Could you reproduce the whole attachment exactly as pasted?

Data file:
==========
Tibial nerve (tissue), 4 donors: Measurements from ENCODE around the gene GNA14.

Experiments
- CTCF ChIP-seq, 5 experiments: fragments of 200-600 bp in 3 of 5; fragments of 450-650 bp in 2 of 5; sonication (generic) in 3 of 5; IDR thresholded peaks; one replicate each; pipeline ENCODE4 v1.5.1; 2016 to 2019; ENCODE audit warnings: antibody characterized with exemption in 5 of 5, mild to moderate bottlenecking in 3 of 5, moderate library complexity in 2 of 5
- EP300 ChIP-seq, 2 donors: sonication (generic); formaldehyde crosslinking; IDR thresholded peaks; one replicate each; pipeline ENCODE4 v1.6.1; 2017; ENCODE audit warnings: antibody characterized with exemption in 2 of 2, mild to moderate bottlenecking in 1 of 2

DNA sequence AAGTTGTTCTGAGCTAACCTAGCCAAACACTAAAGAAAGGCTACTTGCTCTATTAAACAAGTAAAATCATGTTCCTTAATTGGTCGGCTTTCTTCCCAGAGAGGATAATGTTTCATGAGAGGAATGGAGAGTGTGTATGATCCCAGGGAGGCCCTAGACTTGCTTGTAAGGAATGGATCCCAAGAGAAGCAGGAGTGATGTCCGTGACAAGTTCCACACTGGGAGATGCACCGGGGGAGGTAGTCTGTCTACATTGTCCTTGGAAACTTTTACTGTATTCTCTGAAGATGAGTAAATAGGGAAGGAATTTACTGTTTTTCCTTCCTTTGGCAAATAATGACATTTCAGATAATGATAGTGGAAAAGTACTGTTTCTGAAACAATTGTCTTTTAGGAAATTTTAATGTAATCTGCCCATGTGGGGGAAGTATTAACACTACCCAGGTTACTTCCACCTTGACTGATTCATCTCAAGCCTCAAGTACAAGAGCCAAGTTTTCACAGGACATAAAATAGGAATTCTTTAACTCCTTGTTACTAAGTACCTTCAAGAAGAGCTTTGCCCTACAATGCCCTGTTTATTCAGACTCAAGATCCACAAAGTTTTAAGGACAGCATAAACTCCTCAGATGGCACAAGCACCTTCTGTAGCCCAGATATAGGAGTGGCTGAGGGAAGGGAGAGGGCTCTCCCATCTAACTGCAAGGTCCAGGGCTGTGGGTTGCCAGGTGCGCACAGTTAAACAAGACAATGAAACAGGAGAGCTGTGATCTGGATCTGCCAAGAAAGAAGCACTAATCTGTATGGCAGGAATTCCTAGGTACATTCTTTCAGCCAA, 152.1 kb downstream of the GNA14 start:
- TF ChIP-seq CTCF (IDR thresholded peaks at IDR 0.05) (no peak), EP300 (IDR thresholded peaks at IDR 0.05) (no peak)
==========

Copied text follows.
Tibial nerve (tissue), 4 donors: Measurements from ENCODE around the gene GNA14.

Experiments
- CTCF ChIP-seq, 5 experiments: fragments of 200-600 bp in 3 of 5; fragments of 450-650 bp in 2 of 5; sonication (generic) in 3 of 5; IDR thresholded peaks; one replicate each; pipeline ENCODE4 v1.5.1; 2016 to 2019; ENCODE audit warnings: antibody characterized with exemption in 5 of 5, mild to moderate bottlenecking in 3 of 5, moderate library complexity in 2 of 5
- EP300 ChIP-seq, 2 donors: sonication (generic); formaldehyde crosslinking; IDR thresholded peaks; one replicate each; pipeline ENCODE4 v1.6.1; 2017; ENCODE audit warnings: antibody characterized with exemption in 2 of 2, mild to moderate bottlenecking in 1 of 2

DNA sequence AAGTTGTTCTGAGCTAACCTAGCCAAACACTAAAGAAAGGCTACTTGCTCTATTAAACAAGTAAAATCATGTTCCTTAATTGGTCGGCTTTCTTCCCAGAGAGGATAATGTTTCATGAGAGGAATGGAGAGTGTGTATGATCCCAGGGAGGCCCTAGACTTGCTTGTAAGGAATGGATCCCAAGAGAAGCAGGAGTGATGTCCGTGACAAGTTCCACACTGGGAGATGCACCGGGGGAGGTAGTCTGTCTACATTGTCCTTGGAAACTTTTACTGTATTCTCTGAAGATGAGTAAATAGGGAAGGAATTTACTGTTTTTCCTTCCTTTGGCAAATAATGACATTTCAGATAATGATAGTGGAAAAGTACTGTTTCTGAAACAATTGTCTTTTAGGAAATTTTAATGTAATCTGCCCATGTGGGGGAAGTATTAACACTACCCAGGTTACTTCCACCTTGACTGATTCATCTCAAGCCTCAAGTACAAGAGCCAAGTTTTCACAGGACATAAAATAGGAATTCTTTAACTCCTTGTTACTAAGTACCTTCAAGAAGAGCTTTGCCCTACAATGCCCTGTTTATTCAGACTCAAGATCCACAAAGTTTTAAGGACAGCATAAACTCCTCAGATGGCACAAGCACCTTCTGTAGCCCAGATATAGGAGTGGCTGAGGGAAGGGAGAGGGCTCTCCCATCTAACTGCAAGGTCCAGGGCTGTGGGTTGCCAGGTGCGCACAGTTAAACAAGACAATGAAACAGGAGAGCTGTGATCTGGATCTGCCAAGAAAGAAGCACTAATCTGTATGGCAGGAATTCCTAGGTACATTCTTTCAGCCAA, 152.1 kb downstream of the GNA14 start:
- TF ChIP-seq CTCF (IDR thresholded peaks at IDR 0.05) (no peak), EP300 (IDR thresholded peaks at IDR 0.05) (no peak)